This film version from Universal Pictures, which had in 1929 filmed a part-talkie version of Ferber's original novel, is, for the most part, a faithful adaptation of the famed Broadway musical version of the book, and retains the interracial subplot so important to both the novel and the show.This film version of Show Boat stars Irene Dunne and Allan Jones, with Charles Winninger, Paul Robeson, Helen Morgan, Helen Westley, Queenie Smith, Sammy White, Donald Cook, Arthur Hohl, and Hattie McDaniel. It was directed by Frankenstein / Bride of Frankenstein director James Whale, who tried to bring as many people from the stage production as he could to work on the film.
Robeson, for whom the role of Joe was actually written, had appeared in the show onstage in London in 1928 and in the Broadway revival of 1932. Dunne had been brought in to replace Norma Terris, the original Magnolia, in the touring version of the show, and had toured the U.S. in the role beginning in 1929.
According to film historian Miles Kreuger in his book Show Boat: The History of a Classic American Musical, great care was taken by director James Whale to insure a feeling of complete authenticity in the set and costume design for the 1936 film.
The 1936 version of Show Boat is considered by nearly all film critics to be one of the classic film musicals of all time, and one of the best stage-to-film adaptations ever made.
Except for the final sequence and the three additional songs written especially for the film by Kern and Hammerstein, it follows the stage musical extremely closely, unlike the 1929 film and the 1951 version released by MGM. It also retains much of the comedy in the show.
The 1936 Show Boat was successful at the box office, but was withdrawn from circulation in the 1940's, after MGM bought the rights so that they could film a Technicolor remake; however, MGM's version did not begin filming until 1950, and was released in the summer of 1951. The controversy surrounding Paul Robeson's supposed Communist leanings further assured that the 1936 film would not be seen for a long time, and it was not widely seen again until after Robeson's death in 1976.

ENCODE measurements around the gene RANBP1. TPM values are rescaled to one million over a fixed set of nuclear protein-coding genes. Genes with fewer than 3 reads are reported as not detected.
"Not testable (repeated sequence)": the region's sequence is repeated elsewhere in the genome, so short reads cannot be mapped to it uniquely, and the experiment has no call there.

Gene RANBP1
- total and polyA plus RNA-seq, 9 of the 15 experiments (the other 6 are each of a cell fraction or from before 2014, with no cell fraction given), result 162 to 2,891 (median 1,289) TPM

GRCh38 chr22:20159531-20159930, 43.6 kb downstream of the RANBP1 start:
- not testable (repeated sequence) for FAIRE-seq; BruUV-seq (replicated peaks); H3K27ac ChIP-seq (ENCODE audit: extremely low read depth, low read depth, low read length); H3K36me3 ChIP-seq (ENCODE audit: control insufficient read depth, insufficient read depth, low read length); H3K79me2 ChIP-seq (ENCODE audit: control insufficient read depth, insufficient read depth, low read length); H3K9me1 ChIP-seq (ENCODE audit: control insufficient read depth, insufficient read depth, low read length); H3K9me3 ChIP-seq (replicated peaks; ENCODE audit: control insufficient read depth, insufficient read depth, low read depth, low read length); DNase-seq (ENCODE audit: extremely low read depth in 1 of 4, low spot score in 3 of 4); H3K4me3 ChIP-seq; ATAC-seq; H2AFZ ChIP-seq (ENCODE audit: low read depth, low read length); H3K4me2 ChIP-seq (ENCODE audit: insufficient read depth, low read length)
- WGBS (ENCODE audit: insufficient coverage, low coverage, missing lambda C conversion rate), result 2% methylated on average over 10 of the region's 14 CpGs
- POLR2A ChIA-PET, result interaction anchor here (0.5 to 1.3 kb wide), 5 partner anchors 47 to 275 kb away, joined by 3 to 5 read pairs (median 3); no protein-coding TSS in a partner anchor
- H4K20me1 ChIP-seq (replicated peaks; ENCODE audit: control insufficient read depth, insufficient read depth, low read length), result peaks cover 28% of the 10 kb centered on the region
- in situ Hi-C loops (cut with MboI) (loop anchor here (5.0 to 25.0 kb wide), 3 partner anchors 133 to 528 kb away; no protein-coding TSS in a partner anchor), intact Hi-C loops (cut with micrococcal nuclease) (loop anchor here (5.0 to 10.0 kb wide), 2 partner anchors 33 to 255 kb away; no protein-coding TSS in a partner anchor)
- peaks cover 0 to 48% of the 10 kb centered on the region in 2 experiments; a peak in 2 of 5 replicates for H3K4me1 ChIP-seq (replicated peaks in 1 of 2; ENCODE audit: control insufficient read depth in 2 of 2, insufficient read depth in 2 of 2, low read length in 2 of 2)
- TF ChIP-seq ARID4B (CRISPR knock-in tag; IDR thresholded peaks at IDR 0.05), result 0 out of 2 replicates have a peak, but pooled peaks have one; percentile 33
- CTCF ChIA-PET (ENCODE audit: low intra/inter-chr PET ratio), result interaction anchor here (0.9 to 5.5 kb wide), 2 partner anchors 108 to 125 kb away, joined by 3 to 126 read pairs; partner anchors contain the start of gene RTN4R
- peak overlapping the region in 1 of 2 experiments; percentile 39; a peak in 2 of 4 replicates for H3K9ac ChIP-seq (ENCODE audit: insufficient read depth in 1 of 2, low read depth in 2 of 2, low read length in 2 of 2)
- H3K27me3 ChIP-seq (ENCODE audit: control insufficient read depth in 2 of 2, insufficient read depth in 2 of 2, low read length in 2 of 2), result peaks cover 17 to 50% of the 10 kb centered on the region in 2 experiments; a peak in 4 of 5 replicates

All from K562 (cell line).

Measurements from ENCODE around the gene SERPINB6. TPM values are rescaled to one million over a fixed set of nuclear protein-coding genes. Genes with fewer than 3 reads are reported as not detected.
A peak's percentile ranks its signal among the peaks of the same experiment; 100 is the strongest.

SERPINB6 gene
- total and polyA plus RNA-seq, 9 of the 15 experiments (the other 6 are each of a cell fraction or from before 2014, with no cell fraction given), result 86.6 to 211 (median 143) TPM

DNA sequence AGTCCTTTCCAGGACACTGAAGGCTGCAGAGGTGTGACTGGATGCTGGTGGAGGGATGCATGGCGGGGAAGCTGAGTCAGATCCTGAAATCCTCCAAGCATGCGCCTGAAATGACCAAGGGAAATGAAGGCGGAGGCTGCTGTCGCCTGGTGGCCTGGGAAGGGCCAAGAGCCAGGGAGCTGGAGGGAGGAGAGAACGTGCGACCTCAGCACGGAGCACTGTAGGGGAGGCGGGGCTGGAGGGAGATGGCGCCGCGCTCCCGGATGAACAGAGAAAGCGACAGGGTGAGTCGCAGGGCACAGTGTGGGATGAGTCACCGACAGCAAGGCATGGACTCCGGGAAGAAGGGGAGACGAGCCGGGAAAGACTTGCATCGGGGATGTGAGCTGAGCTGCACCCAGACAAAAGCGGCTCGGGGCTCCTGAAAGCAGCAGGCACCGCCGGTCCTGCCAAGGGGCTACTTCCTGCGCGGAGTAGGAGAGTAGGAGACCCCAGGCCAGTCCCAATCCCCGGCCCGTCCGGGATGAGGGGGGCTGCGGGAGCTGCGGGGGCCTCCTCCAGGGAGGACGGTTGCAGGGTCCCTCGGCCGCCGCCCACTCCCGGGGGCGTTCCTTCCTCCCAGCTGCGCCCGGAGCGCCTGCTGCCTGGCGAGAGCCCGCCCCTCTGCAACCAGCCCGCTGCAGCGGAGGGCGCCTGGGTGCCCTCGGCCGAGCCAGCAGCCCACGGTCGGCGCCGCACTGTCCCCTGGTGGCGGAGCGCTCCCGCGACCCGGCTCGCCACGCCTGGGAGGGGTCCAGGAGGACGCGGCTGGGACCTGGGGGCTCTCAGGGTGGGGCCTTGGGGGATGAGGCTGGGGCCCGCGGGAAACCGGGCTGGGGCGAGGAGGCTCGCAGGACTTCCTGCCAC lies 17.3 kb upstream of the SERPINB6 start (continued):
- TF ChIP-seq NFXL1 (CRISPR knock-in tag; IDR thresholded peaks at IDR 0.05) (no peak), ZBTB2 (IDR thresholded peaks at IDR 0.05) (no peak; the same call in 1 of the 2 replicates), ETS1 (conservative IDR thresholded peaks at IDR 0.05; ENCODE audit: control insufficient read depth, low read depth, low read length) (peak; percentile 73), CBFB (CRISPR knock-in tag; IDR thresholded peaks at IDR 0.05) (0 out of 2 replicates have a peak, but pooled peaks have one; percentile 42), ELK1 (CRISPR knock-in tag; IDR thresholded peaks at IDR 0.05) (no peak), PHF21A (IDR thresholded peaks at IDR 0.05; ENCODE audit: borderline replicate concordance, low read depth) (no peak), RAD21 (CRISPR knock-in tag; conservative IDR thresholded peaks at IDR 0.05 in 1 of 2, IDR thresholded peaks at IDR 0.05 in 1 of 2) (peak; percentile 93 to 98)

The Kern-Hammerstein musical was remade in 1951 by MGM in Technicolor, starring Kathryn Grayson, Ava Gardner, and Howard Keel, with Joe E. Brown, Marge Champion, Gower Champion, William Warfield, Robert Sterling, Agnes Moorehead and Leif Erickson. The film was the first screen version of Show Boat not to include any of the actors who had appeared in the original 1927 stage production (if one does not count Till the Clouds Roll By as a film version of Show Boat).
It was adapted by John Lee Mahin and was directed by George Sidney. Filmed in the typical MGM lavish style, this version is the most financially successful of the film adaptations of the play, and is one of MGM's most popular musicals, though arguably one of the studio's less inventive ones. It was the first film version of "Show Boat" not to feature Robert Russell Bennett's stage orchestrations in one form or another.
Oscar Hammerstein II's dialogue was almost completely rewritten (by Mahin), the story was given a major overhaul near the end of the film and the changes are considered to make this version of the story quite distinct from other versions. Changes included keeping the characters of Magnolia and Gaylord significantly younger at the end than in the play, and the expansion of the role of Julie to give her character greater depth. Kim (Magnolia and Ravenal's daughter) appears only as a baby and a little girl in this version. Nearly all of the purely comic scenes were removed, as much of the comedy in the show has no direct bearing on the plot.
The version of "Ol' Man River" heard here is considered by film historians to be by far the best moment, both musically and pictorially, in the film. Musical theatre historian Miles Kreuger, who had many harsh words for the 1951 Show Boat in his 1977 book Show Boat: The History of a Classic American Musical nevertheless had nothing but high praise for this sequence. It was staged and directed by an uncredited Roger Edens during an illness of George Sidney, who directed the rest of the film. However, the "Ol' Man River" sequence in the 1936 film version of the show, with its tracking pan around the seated, singing figure of Paul Robeson, and its expressionistic montages of field and dock workers performing their tasks, is perhaps even more highly regarded.
The aspects of the original stage version dealing with racial inequality, especially the story line concerning miscegenation, were highly "sanitized" and deemphasized in the 1951 film MORE »
Show Boat the musical is widely considered one of the most influential works of the American musical theatre. As the first true American "musical play."